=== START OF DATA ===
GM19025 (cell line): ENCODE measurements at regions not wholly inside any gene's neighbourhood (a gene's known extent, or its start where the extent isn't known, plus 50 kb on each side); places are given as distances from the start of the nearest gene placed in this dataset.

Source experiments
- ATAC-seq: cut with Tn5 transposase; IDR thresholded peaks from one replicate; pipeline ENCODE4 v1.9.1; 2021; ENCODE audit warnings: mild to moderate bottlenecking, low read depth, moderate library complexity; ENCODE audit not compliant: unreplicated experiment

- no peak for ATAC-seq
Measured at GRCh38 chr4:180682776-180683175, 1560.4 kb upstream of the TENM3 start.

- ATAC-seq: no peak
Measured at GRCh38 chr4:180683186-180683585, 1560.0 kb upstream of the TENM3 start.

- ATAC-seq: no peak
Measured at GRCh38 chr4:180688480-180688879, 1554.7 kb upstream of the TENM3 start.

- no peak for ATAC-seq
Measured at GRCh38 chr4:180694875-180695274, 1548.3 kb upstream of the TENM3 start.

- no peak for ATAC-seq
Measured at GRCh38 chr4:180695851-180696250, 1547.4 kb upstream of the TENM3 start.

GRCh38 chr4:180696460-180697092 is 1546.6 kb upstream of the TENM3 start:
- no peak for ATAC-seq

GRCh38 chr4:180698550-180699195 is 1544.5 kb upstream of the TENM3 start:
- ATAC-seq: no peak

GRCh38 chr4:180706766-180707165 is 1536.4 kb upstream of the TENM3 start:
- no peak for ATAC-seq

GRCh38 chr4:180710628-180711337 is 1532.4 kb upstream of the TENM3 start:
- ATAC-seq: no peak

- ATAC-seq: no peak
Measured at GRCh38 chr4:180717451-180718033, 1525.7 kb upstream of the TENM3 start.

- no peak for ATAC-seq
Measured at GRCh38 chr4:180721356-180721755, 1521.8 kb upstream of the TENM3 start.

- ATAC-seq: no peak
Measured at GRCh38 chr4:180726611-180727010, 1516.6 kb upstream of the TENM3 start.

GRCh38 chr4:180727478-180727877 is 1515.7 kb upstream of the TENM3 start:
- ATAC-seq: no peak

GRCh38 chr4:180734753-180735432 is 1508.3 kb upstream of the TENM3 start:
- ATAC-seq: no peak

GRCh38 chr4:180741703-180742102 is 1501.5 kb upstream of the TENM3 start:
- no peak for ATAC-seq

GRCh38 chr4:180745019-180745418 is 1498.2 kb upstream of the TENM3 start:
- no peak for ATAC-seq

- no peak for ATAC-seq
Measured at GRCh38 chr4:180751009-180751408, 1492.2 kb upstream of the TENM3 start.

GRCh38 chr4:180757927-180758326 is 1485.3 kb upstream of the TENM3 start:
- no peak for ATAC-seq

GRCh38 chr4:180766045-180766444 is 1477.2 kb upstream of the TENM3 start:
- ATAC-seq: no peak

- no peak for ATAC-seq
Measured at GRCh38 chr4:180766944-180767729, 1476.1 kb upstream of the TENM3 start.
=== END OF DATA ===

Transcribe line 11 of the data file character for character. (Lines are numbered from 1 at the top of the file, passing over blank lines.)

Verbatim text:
Measured at GRCh38 chr4:180694875-180695274, 1548.3 kb upstream of the TENM3 start.